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Hope you like pudding

I played this game a while ago but never reviewed it! I'm really losing my touch! But anyone who recognizes Anaryu around here knows that his games are almost always worth checking out (and I'm not just saying that because I've worked on a few games with him!) and this one is no exception. I feel like this game is a great example of what someone can do with RPG Maker in a short amount of time of they put their mind to it.

The game focuses on three heroes: roleplaying-enthusiast Blanc, money-enthusiast Ashure, and Junket-enthusiast Junket. These three mercenaries are hired for the important task of curing the sick king by defeating the legendary black pudding. In fact, there's an awful lot of pudding in this game...

There are two main attractions to Boutalles, it's combo-based combat system and a surprisingly in-depth item customization and synthesis system.

The synthesis system is easily the highlight of the game, and may in fact be one of the greatest achievements in any RM project to date. The system allows you to combine the properties of two items with similar properties to create a stronger one, whether healing items or weapons. (It's somewhat similar to Dark Cloud, if you've ever played that.) This gives players an almost unheard of ability to customize their own equipment with properties they like.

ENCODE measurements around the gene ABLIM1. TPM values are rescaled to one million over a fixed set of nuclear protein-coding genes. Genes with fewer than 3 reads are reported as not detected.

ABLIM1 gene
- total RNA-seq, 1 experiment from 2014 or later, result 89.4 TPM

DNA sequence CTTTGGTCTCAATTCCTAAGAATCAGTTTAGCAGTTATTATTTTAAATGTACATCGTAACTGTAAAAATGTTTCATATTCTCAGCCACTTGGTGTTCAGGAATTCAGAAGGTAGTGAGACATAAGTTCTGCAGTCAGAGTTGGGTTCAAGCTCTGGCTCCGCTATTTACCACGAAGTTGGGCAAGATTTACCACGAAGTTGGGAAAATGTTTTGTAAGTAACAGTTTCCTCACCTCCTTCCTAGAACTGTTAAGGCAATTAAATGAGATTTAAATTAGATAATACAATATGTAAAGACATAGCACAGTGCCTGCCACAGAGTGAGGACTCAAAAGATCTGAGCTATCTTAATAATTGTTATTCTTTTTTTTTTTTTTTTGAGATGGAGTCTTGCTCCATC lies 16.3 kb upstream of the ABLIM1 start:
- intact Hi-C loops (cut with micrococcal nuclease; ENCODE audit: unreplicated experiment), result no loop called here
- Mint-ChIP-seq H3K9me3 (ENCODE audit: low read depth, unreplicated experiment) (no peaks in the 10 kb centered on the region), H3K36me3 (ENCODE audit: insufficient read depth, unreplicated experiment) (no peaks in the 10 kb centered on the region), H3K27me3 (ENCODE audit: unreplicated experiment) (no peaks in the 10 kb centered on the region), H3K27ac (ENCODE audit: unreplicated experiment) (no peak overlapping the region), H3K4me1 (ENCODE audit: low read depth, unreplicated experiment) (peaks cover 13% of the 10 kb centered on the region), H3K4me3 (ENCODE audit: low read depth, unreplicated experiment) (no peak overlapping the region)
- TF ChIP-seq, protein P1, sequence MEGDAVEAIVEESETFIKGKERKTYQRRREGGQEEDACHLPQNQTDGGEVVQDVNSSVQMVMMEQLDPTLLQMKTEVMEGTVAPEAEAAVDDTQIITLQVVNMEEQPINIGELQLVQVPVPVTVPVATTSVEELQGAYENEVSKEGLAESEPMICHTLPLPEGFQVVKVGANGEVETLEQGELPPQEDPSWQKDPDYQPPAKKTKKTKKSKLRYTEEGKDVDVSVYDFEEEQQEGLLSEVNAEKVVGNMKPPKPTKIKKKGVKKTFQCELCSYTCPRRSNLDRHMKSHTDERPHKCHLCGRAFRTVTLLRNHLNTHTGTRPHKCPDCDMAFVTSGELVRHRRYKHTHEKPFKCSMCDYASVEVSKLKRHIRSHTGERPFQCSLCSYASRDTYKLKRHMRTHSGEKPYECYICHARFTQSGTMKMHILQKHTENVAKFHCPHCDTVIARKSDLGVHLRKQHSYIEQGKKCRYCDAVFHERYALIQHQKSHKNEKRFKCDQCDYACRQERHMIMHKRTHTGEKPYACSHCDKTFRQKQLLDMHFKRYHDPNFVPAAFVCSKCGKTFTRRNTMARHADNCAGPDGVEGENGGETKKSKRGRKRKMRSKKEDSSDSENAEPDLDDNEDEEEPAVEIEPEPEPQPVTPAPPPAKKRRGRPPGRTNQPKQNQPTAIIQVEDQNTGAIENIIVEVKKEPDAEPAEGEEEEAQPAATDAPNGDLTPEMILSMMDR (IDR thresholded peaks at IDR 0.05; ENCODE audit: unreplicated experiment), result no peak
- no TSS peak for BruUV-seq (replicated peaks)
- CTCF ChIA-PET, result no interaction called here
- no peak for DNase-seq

The combo-based combat system is a little clunkier, at least at first, and a little hard to get used to. Each character can be assigned various "classes" that unlock skills and other perks. You can assign various skills to certain button inputs, sort of as a hybrid of some of Anaryu's previous projects Outlaw City: Dark Past and World Outside. Learning how to string together an effective combo is important, but since combat is conducted in real time it can feel button-mashy as you struggle to get your input in before the enemy kills you, and since each character is likely to have completely different set-ups its a lot to memorize right from the start of the game. Pulling off a carefully-planned combo can feel rewarding, but it takes a lot of work to get that far.

The class system offers a lot of options to experiment with, but it needs to be explored with caution, as early on in the game it felt like any class but the heavily-armored melee classes would quickly be crushed in combat, as many enemies have absurd amounts of HP. This isn't really a problem, for as with most of Anaryu's games you can alter the difficulty from the menu at any time, and the game is fairly forgiving, handing out huge numbers of healing items right from the start, but it's still something to be aware of.